W​: We are trying to do more workshops with girls that maybe don't have as much access to the arts. We want to make more places and opportunities for girls to connect and feel comfortable. We are trying to do stuff with the libraries in LA and I’m excited about that.

S:​ I feel like Bright Lite is really good for the community cause girls can really express themselves (here). 

W​: We are really trying to make our own community where girls can come together in a safe space and express themselves.

GGC: Self expression can be a revolutionary act -- with that in mind, what acts of self-expression have helped YOU redefine who you are? What acts of self-expression have inspired you?

S:​ Dying my eyebrow was fun and I felt like it showed ME... and I could be creative and it was weird and, yeah, people were a little bit judgmental but it doesn't matter cause it was what I wanted to do...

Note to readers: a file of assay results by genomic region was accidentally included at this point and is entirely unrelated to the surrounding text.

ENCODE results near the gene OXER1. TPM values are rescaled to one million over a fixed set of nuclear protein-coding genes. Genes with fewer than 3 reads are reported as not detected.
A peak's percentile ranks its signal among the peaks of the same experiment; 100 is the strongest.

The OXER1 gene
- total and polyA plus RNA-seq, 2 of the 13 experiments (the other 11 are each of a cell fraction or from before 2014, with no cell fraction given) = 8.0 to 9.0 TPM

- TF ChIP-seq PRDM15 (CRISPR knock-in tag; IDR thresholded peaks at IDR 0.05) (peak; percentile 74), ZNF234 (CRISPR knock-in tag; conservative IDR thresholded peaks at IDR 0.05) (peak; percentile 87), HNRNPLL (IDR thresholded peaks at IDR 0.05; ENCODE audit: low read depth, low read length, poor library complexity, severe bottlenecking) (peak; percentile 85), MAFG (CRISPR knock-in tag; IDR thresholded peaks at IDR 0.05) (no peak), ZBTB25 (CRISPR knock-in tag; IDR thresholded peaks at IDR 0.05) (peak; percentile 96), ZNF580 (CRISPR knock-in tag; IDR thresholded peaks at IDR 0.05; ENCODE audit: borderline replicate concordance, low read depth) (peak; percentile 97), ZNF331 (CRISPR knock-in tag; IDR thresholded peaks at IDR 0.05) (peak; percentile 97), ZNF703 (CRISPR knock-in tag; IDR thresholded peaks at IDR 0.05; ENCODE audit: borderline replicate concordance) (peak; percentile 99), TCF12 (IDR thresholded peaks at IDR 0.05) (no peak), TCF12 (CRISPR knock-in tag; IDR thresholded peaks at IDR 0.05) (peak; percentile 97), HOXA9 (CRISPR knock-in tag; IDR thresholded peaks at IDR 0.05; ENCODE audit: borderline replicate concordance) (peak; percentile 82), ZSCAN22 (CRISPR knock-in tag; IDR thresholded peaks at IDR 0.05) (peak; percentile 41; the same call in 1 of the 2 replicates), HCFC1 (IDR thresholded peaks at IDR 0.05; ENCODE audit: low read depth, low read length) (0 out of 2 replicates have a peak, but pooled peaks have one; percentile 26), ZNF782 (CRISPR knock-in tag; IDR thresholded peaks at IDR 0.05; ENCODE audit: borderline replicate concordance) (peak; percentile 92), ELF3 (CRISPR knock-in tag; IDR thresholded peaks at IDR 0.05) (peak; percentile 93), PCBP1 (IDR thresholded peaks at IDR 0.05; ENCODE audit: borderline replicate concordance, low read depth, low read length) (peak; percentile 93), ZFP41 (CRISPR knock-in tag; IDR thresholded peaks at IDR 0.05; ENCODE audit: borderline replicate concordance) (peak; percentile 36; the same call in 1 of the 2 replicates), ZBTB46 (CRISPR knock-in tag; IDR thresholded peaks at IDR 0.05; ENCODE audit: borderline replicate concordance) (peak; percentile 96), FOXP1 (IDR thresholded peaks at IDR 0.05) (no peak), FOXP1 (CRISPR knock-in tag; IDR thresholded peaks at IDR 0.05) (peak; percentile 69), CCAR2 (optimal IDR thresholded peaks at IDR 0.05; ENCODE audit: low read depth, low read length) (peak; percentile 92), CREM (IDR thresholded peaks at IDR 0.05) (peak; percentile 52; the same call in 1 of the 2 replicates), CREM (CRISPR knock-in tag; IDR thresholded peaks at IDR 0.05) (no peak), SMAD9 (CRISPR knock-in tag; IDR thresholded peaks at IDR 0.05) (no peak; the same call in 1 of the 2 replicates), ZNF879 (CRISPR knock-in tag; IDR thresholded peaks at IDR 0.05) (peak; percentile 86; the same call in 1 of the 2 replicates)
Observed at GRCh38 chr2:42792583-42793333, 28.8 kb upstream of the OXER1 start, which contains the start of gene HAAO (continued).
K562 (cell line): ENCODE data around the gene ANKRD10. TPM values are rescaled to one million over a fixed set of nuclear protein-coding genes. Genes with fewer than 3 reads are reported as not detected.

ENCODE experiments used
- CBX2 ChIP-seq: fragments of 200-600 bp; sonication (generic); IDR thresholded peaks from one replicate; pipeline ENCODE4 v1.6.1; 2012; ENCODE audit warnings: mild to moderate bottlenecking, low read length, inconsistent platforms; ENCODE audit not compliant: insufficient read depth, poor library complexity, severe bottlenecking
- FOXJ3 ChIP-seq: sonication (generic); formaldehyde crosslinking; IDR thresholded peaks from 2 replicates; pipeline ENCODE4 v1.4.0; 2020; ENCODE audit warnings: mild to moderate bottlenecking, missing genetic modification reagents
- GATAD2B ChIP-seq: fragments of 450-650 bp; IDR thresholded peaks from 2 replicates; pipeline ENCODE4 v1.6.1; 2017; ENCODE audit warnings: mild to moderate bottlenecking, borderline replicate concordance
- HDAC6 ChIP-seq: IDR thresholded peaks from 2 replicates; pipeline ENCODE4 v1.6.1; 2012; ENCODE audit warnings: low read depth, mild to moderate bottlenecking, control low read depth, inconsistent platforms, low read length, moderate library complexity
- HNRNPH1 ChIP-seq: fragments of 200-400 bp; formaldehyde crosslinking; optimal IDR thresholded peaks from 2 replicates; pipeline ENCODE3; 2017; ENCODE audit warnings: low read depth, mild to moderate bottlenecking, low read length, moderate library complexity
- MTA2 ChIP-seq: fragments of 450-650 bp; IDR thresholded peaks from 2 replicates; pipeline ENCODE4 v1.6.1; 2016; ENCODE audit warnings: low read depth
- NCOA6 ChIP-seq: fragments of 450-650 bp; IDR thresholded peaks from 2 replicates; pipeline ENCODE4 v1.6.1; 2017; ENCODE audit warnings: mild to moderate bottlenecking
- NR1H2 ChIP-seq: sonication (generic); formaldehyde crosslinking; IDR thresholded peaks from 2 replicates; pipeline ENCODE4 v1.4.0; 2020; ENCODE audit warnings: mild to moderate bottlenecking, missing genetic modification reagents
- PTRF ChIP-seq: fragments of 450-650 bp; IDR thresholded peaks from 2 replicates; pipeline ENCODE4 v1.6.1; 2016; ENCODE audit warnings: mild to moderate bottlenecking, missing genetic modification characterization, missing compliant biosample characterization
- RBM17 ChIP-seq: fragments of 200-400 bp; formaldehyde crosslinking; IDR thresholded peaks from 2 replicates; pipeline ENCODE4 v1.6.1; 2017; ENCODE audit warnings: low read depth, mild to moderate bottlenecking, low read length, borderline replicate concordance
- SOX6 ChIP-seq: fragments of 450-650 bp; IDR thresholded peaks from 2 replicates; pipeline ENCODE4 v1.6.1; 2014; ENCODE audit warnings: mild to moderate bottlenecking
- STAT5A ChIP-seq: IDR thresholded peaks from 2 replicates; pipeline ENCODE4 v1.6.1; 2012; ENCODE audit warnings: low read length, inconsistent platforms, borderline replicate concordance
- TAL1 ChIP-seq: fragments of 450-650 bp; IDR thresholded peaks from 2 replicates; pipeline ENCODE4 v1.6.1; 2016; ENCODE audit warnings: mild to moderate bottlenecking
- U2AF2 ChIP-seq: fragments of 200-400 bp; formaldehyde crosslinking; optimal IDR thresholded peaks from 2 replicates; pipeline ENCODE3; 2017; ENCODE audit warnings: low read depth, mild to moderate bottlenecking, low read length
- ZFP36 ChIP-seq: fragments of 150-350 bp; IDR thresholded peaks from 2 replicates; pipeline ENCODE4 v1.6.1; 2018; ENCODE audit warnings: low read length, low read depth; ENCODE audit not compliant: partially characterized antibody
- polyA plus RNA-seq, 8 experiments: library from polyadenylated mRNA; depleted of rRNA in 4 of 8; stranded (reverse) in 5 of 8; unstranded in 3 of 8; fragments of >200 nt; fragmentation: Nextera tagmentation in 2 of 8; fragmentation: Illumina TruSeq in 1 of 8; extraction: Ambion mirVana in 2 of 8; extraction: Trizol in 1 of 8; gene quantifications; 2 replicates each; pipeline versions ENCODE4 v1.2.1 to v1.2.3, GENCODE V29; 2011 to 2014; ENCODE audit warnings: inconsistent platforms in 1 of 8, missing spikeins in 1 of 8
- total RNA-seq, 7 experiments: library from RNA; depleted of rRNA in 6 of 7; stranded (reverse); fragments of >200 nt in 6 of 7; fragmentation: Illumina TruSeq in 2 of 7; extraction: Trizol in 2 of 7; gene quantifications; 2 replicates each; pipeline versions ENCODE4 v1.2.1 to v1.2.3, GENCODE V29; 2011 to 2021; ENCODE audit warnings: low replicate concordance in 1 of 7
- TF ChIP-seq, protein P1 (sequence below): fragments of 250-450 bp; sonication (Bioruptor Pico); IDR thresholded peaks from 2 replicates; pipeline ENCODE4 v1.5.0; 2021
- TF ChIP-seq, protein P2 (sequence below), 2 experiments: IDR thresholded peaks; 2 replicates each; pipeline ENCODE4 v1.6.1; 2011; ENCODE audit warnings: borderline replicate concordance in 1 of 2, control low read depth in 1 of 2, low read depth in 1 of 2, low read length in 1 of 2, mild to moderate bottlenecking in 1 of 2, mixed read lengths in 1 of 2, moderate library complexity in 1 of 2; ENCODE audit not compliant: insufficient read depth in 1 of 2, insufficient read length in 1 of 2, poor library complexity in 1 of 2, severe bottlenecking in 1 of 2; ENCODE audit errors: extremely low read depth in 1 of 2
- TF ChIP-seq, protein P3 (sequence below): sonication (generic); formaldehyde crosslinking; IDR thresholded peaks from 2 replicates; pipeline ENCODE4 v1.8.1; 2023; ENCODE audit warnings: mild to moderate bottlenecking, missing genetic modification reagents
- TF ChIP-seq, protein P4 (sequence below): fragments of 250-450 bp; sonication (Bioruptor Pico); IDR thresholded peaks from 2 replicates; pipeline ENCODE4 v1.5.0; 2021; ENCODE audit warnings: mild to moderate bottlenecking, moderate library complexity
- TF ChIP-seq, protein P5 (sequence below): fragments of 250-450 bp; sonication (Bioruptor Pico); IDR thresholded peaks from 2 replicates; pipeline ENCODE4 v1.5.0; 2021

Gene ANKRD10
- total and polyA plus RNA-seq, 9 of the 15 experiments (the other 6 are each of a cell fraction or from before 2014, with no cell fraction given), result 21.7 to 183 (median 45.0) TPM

W​: Well, I really liked it when I dyed my hair and I dyed my hair because I really wanted to be creative and I liked that it really showed how I felt. I think dancing is my true form of self expression.

S:​ Also for me, art. If I'm in a bad mood i'll draw something that I feel can express my feelings.

W​: I mostly express myself through art or dance. If I’m feeling happy I draw something beautiful and creative, and if I’m feeling happy, I dance my best and I do well...

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GGC: For parents of young girls who may be interested in submitting their work, can you give me a run-down of what it is you guys are looking for? And where future contributors can go to submit their work? Is there an age requirement?

W​: We are looking for everything...photography, art, music, poems. To us, we want to see how you express yourself...